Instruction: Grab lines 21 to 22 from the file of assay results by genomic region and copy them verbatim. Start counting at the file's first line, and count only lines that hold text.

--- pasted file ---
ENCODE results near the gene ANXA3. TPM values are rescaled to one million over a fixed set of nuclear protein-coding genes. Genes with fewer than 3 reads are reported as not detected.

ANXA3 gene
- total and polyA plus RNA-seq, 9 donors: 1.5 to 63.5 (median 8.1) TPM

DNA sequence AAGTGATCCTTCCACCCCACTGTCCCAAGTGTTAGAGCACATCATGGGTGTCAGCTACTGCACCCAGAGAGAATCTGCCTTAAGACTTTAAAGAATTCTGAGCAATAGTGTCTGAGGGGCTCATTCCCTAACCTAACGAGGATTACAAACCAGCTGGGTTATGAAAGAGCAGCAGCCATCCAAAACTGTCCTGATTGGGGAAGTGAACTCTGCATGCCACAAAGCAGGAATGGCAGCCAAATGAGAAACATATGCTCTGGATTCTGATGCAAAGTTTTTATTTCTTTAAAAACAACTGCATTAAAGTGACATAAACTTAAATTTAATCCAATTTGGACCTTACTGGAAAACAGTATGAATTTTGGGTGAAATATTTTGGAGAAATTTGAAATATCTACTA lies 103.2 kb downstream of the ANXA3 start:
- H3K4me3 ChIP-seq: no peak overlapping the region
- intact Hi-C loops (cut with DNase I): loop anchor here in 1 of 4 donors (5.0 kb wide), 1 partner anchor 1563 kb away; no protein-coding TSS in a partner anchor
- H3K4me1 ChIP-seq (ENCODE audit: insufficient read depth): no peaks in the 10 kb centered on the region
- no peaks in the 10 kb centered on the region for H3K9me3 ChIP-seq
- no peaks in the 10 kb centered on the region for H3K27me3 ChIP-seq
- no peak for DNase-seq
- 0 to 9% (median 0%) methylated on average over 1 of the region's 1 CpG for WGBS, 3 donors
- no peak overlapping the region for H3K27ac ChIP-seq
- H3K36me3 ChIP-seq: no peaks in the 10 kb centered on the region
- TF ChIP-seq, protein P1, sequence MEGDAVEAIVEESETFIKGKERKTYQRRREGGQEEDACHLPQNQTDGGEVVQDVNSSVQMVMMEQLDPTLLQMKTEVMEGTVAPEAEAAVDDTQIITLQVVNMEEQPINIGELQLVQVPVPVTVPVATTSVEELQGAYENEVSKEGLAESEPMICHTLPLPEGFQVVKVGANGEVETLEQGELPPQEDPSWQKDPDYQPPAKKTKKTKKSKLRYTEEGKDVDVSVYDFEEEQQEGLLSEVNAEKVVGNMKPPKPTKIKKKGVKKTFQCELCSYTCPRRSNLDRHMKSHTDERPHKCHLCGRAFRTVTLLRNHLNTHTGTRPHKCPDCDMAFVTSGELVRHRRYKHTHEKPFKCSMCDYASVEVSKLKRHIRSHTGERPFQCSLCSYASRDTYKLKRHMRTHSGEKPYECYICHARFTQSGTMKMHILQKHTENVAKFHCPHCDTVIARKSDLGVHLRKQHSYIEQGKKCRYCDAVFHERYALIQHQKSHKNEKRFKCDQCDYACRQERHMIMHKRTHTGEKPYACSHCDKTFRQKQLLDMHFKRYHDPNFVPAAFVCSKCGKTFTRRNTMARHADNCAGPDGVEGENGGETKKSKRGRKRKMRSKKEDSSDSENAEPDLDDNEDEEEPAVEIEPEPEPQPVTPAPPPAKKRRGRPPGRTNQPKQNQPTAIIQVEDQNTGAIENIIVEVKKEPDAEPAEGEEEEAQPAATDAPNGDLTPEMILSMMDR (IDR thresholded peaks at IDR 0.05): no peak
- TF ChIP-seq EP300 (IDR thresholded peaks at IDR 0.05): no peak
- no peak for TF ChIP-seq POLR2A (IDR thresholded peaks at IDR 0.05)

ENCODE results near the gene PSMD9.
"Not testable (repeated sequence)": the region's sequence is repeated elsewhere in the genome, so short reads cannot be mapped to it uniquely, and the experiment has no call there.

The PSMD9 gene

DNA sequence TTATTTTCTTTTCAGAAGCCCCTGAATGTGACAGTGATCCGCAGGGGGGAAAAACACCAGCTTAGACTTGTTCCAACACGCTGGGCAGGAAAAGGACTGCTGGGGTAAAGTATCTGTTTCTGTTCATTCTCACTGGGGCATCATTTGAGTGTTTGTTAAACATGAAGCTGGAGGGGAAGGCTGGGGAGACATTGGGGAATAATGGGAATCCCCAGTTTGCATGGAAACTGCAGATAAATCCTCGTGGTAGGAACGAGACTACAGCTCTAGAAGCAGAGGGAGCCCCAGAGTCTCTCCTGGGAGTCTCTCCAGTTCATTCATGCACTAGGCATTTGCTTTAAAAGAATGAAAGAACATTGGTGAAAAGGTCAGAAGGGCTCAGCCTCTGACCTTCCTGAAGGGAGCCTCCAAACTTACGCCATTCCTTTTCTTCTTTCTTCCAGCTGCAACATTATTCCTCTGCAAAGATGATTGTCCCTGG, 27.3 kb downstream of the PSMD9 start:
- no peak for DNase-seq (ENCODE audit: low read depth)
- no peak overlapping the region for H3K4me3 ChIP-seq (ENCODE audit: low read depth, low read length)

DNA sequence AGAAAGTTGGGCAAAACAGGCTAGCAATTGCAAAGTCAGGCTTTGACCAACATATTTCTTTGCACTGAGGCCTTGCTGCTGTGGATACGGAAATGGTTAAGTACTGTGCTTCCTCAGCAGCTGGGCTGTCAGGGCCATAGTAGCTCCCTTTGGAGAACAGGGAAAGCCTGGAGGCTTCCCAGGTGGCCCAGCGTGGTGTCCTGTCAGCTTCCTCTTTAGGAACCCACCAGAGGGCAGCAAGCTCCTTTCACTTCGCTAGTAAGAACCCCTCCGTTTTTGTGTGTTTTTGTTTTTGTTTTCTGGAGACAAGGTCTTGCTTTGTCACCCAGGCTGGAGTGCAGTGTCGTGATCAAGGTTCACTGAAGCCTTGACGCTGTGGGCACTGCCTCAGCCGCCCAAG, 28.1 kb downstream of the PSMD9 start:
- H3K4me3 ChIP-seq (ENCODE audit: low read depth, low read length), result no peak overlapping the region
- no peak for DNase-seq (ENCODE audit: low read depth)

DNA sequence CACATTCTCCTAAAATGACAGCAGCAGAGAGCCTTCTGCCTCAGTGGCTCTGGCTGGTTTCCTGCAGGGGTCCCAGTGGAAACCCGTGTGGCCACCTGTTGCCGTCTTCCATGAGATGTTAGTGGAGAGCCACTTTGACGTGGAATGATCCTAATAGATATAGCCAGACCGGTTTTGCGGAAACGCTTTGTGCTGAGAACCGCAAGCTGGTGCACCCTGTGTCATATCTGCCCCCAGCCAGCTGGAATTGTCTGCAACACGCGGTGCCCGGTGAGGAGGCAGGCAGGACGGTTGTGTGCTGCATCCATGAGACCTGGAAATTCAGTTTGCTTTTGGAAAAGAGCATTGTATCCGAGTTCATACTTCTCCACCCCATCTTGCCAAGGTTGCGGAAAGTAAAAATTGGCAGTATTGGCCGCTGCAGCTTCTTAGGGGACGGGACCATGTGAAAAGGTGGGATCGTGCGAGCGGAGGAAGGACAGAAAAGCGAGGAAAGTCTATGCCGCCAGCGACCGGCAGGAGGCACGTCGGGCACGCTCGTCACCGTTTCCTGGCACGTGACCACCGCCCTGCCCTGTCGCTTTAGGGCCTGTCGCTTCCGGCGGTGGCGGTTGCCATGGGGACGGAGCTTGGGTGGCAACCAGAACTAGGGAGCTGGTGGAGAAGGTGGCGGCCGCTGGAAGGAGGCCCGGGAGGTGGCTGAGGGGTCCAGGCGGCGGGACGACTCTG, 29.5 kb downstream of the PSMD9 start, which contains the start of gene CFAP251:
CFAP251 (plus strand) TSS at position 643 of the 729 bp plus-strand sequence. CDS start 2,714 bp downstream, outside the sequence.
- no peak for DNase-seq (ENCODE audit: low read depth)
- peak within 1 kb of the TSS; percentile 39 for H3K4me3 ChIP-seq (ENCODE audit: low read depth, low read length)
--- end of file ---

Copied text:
- no peak for DNase-seq (ENCODE audit: low read depth)
- no peak overlapping the region for H3K4me3 ChIP-seq (ENCODE audit: low read depth, low read length)